Depression is the mental health issue of our times. We all know the numbers. Depression is soaring worldwide in and the United States and rates of prescriptions for antidepressant and anti-anxiety meds are skyrocketing.
Those amongst us lucky enough not to be chronically depressed often don’t realize how the experience of depression is realized from inside the depressive’s experience.
Most of us have had some kind of situational depression, due to a job loss, breakup, death, or something else awful happening. Feeling bad for weeks or months or years after an event like that is normal; mourning is very depression-like, a lot of the same feelings are involved; sadness, fatigue, loss of interest in almost everything, isolation, and in the worst cases, suicidal thoughts.
Chronic depression is kind of like that…except it never really goes away. It may wane and wax, and it’s always there, tugging at us. Your depressed friend, spouse, whomever, may at times seems happy, laughing, joking, socializing, having fun.
And…inside there is a constant pulling downward. Those of us who live with chronic depression know that it’s part of our inner environment and it underlies even the most happy of times. It’s like the Terminator, “I’ll be back.”
And that “constant pulling downward” inside us is the symptom that the medical profession calls “constant fatigue.” It’s like an extra weight that pulls from our soul outward to infect every muscle in our bodies, every thought in our brains, and every feeling in our hearts.
Imagine living on Jupiter where the gravity is about 2.5 times stronger than here.
Imagine what that would do to everything you do. Every movement, every step, every raise of your hand takes almost three times the work it does right now.
Even lying down would be harder. That’s what the inner experience of depression’s “fatigue” is like. Everything is harder. And, here’s the thing, it extends beyond the physical; this is true for everything, from feelings to thoughts to movement.
Your feelings “weigh” more; your thoughts are heavy and slow and awkward; your feelings are, well, yuck. This aspect of depression is like having your own personal black hole that sucks in anything it wants. That provides we depressives with our own personal gravity well.
Just imagine waking up this morning and finding that your weight went from 150 to 450 overnight. Your body looks the same, but suddenly you weigh three times what you did last night. Imagine how that would impact your every movement, your state of happiness, and your overall outlook on life; it would suck!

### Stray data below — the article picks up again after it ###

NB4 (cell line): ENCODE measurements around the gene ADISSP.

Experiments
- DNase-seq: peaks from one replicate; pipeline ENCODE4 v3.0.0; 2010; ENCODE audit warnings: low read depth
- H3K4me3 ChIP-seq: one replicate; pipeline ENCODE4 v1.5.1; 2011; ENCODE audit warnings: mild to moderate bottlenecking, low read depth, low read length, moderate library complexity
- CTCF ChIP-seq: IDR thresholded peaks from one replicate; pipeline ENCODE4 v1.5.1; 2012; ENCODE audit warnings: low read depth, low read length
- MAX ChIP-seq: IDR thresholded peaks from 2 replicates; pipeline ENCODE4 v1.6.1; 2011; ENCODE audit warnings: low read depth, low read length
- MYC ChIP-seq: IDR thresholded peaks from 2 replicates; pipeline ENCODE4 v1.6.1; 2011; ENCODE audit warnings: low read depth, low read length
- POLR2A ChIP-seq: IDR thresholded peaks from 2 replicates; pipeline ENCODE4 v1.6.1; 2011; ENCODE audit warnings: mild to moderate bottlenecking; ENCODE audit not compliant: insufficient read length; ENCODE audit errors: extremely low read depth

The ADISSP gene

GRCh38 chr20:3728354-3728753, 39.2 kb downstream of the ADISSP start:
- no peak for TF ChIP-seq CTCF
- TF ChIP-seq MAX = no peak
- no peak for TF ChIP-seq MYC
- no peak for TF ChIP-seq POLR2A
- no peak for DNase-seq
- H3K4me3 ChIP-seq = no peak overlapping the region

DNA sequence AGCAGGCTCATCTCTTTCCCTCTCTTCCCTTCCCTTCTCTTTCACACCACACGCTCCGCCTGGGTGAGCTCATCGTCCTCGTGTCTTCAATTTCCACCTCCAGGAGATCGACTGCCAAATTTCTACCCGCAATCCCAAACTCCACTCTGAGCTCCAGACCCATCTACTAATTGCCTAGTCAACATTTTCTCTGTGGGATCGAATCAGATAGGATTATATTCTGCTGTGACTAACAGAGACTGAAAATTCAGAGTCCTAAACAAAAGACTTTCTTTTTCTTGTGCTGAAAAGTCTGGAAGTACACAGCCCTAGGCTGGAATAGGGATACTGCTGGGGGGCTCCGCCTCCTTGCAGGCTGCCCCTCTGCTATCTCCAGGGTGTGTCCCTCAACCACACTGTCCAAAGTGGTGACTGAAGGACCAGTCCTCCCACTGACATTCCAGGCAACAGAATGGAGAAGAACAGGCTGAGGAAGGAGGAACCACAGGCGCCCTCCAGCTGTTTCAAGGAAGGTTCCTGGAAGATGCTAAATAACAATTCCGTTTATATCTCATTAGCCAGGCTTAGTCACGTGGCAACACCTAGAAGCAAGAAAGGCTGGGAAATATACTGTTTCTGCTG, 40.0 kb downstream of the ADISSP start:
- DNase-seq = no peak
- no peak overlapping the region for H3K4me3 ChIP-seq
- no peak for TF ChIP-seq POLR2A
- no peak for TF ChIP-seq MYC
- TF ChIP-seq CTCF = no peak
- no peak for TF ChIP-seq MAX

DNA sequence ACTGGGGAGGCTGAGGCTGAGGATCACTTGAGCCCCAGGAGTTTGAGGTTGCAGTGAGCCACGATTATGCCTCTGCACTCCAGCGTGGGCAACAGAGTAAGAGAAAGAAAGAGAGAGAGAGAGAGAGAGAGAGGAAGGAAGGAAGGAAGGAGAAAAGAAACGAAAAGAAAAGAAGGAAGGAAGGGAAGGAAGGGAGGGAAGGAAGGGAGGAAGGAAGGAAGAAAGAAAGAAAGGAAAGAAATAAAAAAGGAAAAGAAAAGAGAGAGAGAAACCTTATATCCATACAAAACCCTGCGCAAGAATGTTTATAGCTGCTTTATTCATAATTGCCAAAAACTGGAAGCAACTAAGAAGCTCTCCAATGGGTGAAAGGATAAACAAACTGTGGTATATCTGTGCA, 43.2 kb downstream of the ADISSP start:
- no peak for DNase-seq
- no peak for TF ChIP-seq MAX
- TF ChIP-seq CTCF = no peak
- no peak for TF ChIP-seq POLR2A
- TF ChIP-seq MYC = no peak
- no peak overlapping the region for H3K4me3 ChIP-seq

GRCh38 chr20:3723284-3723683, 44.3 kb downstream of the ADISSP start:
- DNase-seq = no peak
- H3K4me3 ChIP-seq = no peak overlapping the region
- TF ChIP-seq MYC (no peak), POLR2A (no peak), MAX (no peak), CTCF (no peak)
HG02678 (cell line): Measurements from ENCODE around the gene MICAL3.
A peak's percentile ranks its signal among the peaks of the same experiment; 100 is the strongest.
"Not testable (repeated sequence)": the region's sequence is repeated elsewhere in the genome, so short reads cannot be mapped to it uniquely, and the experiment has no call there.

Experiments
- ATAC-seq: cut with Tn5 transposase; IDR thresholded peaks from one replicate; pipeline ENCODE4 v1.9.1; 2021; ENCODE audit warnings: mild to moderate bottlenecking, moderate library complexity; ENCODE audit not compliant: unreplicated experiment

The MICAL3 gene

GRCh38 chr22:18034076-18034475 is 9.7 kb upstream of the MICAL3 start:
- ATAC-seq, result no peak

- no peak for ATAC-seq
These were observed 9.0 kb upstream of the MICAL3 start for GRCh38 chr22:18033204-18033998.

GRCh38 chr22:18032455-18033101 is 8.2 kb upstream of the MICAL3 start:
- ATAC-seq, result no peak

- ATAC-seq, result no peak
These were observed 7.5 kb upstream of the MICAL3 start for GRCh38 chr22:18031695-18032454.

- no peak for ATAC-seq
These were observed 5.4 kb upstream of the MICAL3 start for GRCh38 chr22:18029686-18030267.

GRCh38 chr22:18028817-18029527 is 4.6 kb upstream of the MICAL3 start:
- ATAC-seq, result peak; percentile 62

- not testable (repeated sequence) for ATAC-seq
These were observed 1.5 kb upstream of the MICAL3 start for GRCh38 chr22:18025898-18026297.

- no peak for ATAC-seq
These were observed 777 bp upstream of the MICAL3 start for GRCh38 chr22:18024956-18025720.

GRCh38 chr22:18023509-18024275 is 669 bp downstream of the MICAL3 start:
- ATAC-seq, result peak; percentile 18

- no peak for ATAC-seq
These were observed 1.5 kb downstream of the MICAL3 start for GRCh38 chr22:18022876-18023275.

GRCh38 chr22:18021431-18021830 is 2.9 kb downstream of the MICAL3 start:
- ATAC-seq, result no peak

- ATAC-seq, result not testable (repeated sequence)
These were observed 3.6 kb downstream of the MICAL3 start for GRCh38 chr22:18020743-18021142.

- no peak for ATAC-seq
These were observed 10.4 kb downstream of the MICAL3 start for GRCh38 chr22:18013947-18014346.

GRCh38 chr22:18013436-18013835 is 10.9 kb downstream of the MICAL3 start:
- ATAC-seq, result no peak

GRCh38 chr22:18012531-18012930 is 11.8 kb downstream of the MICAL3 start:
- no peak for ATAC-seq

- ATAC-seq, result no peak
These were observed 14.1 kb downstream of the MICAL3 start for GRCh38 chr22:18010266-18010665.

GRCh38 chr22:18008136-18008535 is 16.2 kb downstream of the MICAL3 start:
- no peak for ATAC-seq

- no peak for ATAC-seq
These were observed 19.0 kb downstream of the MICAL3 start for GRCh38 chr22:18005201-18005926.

Everything easy is now hard. Everything challenging is now crushing. Everything hard is now impossible. And, you have no idea if this is going to change anytime. How would that alter your outlook on life?
I have been dealing with this kind of depression for most of my life and I have found the cocktail of elements to make it easier for me; medication, meditation, and exercise. And, even today after learning to deal with this pernicious disease for the past 20 years, I can tell you: the days when my depression is high my exercise is *way* harder.
Why and how this happens is still mysterious, to me and the medical field. It is one of the hardest of depression’s symptoms to fix, often lasting long past the worst of the actual feelings of depression.
In combination with the depression’s other symptoms, it causes an almost impossible-to-deal-with feedback loop. Depression feeds on itself. Being depressed is incredibly depressing. And there’s the whirlpool at the drain.
How do we depressives break out of that loop? It’s different for almost every body. For me, I have learned that sometimes it just takes time, that the low swing diminishes (even if it never goes completely away) and that taking the longer view sometimes does allow some relief in those high-gravity moments.
And I have learned that, in some strikingly surprising ways, my depression has made me stronger. I know that I can face it and not just survive but thrive; that my depression is not me, it’s just something my physiology does; that my brain and emotions lie in those times and believing them is part of the cycle; that there *is* joy in me and it will come back, too.
It has also made me more compassionate and emotionally aware.
And my depression and the persistent inner examination it causes combined with my 30 years of meditating and the persistent inner observation it engenders, taught me one of the most important lessons I’ve learned in this life: Our feelings and our thoughts are, simply, often lies. Just because we think it or feel it doesn’t make it so.
It’s a really difficult thing to accept. Once you do, there is enormous freedom and diminished drama and trauma in life.
To paraphrase Hunter Thompson, I wouldn’t recommend it for anyone…but it’s worked for me.